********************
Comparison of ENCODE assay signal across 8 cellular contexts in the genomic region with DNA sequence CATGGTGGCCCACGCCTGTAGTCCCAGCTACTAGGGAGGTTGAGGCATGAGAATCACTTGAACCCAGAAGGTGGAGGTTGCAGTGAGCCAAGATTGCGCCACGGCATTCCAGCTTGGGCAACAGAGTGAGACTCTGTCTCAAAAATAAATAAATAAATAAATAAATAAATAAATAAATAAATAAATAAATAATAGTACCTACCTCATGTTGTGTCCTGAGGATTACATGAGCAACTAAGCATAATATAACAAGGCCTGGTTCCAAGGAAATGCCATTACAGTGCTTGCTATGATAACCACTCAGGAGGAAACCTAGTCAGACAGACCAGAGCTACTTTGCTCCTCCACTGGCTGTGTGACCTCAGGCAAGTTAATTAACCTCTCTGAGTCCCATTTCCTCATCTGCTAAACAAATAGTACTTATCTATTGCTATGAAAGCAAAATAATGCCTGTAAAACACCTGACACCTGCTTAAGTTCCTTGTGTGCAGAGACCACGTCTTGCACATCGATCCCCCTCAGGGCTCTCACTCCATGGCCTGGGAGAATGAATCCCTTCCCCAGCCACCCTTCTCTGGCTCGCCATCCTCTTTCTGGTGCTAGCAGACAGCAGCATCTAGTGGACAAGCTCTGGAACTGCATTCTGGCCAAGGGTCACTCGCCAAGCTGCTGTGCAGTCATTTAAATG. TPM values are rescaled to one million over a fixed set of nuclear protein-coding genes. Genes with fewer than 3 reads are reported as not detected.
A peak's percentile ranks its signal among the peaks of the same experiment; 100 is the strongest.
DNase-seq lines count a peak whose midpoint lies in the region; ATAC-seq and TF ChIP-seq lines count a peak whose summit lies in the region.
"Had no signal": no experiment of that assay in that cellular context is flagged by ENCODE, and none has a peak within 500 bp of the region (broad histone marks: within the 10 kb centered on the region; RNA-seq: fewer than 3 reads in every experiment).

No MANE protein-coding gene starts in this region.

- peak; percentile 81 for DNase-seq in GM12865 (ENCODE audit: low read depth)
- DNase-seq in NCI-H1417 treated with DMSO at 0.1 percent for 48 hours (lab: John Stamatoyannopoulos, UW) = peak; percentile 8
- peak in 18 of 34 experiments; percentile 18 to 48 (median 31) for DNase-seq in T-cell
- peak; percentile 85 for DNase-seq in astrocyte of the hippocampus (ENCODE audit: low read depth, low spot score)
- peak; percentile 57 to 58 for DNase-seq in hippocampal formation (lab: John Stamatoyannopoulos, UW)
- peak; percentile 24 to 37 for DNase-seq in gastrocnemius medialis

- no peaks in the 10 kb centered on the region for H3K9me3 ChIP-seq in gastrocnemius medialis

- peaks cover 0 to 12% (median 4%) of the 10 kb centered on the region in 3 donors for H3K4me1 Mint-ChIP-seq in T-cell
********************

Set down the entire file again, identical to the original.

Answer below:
Comparison of ENCODE assay signal across 8 cellular contexts in the genomic region with DNA sequence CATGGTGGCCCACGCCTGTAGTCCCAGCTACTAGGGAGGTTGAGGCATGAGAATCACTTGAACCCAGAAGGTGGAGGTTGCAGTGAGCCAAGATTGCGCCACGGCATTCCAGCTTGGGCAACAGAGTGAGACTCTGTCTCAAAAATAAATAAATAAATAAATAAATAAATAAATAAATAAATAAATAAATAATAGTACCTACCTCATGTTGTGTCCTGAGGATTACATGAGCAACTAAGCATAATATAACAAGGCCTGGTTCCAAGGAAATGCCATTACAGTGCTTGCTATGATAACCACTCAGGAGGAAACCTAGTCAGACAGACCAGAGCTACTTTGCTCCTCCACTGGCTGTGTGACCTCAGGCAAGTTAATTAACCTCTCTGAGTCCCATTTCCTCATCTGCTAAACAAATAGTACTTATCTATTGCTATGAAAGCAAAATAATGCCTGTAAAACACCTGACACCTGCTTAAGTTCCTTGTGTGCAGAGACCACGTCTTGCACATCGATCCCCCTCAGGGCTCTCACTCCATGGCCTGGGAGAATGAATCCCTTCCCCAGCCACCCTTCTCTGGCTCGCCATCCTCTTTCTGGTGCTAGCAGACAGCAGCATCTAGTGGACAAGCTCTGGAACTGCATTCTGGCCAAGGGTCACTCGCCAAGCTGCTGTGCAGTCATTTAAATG. TPM values are rescaled to one million over a fixed set of nuclear protein-coding genes. Genes with fewer than 3 reads are reported as not detected.
A peak's percentile ranks its signal among the peaks of the same experiment; 100 is the strongest.
DNase-seq lines count a peak whose midpoint lies in the region; ATAC-seq and TF ChIP-seq lines count a peak whose summit lies in the region.
"Had no signal": no experiment of that assay in that cellular context is flagged by ENCODE, and none has a peak within 500 bp of the region (broad histone marks: within the 10 kb centered on the region; RNA-seq: fewer than 3 reads in every experiment).

No MANE protein-coding gene starts in this region.

- peak; percentile 81 for DNase-seq in GM12865 (ENCODE audit: low read depth)
- DNase-seq in NCI-H1417 treated with DMSO at 0.1 percent for 48 hours (lab: John Stamatoyannopoulos, UW) = peak; percentile 8
- peak in 18 of 34 experiments; percentile 18 to 48 (median 31) for DNase-seq in T-cell
- peak; percentile 85 for DNase-seq in astrocyte of the hippocampus (ENCODE audit: low read depth, low spot score)
- peak; percentile 57 to 58 for DNase-seq in hippocampal formation (lab: John Stamatoyannopoulos, UW)
- peak; percentile 24 to 37 for DNase-seq in gastrocnemius medialis

- no peaks in the 10 kb centered on the region for H3K9me3 ChIP-seq in gastrocnemius medialis

- peaks cover 0 to 12% (median 4%) of the 10 kb centered on the region in 3 donors for H3K4me1 Mint-ChIP-seq in T-cell